Kingdom Come Deliverance is an open world RPG, but unlike most of the genre it’s set in a real time/place (Bohemia [roughly, the Czech Republic], 1403) and has a heavy emphasis on realism. So, no magic, no dragons, the buildings actually visited, photographed and presented in game as close to reality as possible, etc.
Now, the realism slant has intrigued a lot of people but also divided them. Some think of historical immersion and want to throw themselves into the early 15th century. Others think it’s going to mean a lot of micromanagement.
The game is out for PC, PS4 and Xbox One, and the version I’m playing is for the PS4.
I’ve been following this game’s development for a long time, and here are my early thoughts on Kingdom Come Deliverance, specifically focusing on the realism aspect. For comparisons, I’ll largely reference Fallout 4’s survival mode, because a huge number of people have played that and, as an open world RPG, it’s broadly similar.
There are only three ways to save: automatic checkpoints, drinking a Saviour Schnapps (you get given some of these early on), and sleeping in a bed. I like most aspects of realism in the game, but this one needs a small tweak. As with the Fallout 4 survival mode, the addition of an exit save would be immensely beneficial because if you’ve played through a tough half hour but you know the nearest save point is some way off it’s not great to be faced with a choice of giving up all that progress *or* slogging through when you have other things to do. Until/unless they had the exit save feature, I’d recommend being cunning and always having Saviour Schnapps on you, and use them as an emergency exit save option. The alternative is to power nap. You can just sleep for an hour in the middle of the day to save it.
Nourishment happens much more on a graded curve than Fallout 4, which had a smaller number of more severe steps. In addition, it’s possible to over-eat (as I discovered after consuming my bodyweight in cheese and apples) but that’s also entirely avoidable (you just need to keep an eye on your Nourishment number. Food is commonplace, inexpensive, and whilst most of it goes off (meat lasts a couple of days, fruit the best part of a week) it’s never been a problem. It’s also less urgent than in Fallout 4, in which hunger worsened a lot faster. Indeed, the main problem I’ve had with food is being paranoid about having enough and then collecting so much it weighs a ton.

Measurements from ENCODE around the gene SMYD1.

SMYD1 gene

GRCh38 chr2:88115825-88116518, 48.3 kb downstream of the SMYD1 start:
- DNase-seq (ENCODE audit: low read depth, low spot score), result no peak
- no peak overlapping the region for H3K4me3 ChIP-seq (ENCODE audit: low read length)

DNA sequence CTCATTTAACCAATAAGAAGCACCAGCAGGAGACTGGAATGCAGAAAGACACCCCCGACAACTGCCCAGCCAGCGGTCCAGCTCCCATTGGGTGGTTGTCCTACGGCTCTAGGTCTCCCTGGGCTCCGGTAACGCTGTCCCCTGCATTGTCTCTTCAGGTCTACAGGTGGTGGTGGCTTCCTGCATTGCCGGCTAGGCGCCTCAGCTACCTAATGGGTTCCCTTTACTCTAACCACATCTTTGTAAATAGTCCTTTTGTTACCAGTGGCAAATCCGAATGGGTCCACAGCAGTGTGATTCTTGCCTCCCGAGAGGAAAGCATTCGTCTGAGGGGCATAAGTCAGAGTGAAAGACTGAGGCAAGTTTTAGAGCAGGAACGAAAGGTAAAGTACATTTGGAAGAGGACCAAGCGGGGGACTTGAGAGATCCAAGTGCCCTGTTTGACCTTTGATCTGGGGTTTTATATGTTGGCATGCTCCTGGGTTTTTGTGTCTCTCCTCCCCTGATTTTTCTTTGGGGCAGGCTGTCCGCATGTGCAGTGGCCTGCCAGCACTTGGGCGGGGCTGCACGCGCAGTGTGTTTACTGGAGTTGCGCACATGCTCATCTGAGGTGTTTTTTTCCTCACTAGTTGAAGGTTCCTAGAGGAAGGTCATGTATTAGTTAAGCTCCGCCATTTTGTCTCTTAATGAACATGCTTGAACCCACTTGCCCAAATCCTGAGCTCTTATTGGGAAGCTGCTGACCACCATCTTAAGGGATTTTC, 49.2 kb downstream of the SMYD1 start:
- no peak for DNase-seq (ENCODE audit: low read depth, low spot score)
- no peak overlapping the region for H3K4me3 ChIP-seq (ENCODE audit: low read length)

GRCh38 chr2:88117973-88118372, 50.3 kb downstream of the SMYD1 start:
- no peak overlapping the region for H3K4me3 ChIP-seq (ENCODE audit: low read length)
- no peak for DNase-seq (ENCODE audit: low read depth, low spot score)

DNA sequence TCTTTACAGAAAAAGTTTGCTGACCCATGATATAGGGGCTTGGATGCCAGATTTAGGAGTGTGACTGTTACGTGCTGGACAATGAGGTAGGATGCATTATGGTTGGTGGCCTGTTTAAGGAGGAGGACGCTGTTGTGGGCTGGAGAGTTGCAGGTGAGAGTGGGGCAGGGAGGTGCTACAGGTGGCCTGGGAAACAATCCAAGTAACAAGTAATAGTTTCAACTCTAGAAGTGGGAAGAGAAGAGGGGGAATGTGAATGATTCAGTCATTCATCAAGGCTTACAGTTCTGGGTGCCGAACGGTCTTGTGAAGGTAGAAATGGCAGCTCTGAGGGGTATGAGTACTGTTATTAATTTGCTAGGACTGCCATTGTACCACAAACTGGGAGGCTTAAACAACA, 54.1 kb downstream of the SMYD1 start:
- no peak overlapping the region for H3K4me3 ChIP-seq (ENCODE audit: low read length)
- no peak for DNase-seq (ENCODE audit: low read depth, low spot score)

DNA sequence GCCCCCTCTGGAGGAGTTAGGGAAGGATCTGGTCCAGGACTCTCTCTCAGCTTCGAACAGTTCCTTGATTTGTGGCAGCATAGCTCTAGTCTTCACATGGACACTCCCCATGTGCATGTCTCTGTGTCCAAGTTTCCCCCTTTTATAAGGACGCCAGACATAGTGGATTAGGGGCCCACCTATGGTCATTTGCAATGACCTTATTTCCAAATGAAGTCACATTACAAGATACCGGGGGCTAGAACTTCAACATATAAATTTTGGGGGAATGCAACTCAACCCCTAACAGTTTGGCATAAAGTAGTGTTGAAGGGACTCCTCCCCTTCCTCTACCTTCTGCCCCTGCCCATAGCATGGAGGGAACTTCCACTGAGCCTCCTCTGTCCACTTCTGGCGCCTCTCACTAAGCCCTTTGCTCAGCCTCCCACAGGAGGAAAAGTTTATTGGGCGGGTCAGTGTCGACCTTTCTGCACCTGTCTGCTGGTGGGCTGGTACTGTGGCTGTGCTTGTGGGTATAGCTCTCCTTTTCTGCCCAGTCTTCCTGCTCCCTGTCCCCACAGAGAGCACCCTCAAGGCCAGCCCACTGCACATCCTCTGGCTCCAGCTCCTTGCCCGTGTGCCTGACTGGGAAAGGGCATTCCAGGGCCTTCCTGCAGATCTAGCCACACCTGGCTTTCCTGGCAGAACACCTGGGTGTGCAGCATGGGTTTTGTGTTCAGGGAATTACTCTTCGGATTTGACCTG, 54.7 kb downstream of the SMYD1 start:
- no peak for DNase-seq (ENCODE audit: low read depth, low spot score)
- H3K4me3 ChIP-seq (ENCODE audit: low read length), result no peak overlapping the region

It turns out jumping off a bridge will hurt your feet. Fortunately, not enough to break them (in my case) but I had two wounded foot symbols appear, with a slowly shrinking yellow indicator of malady. You can break feet (I’ve read) and you can certainly bleed. This can be staunched with bandaging, a skill you learn early on. Health does not automatically regenerate. Sleeping, eating food and drinking potions can restore it. You cannot heal mid-combat.
Even knowing how the combat worked, it still took me a little while to get the hang of it, with attacks coming from one of six directions, consuming stamina, chaining attacks and blocking. There was a very fun moment when someone started a fist fight with me and I whipped out my sword (he ran off, screaming). Having more men on your side is a massive advantage. Even with the weirdness of the system, a few fights in I felt a lot more comfortable with it. There’s also an interesting trade-off with armour, as it weighs a lot. So you can be a shiny steel tank of a man but have little carrying capacity, or go in more lightly armoured but capable of carrying a lot.
One unusual option available is to play an almost pacifist game. There is only one character you have to kill in the entire game. Obviously, most people will kill more, but you can spare enemies and/or avoid combat so if you want to play the game as Henry Pax and have almost no bloodshed, you can. This was my initial intention, but then some bandit attacked me on the road and I instead played as Henry Malleus Bandittorum (and got some nicer clothing from looting the corpse).
I’ve only tried archery once, and shamed England with my ineptitude with a bow.
This option does exist but it’s a bit different to other games. In most RPGs, it’s effectively a teleport. In this game, you see your character making his way across the map, energy and nourishment slowly going down. I think it’s possible for encounters to occur during fast travel (although this hasn’t happened to me in my limited play time). It’s quite a nice halfway house because it fits with the realism slant of the game without forcing the player to literally walk (or ride) everywhere.
Obviously this is subjective to a large extent. Personally, I think the approach taken is generally a good one. It offers something new, and, as someone who likes history, the setting also appeals to me a lot. There are other things to be considered when I get round to a full review (graphics, bugs etc) but, for the most part I like the realism. If you enjoyed the Fallout 4 survival mode you won’t have many problems with this.
I wasn’t going to mention anything other than the realism, but it would be remiss of me not to mention the enormous day 1 patch, which is 23GB. For years I had no internet connection for my console, and I’m really not fond of this practice of having such massive patches.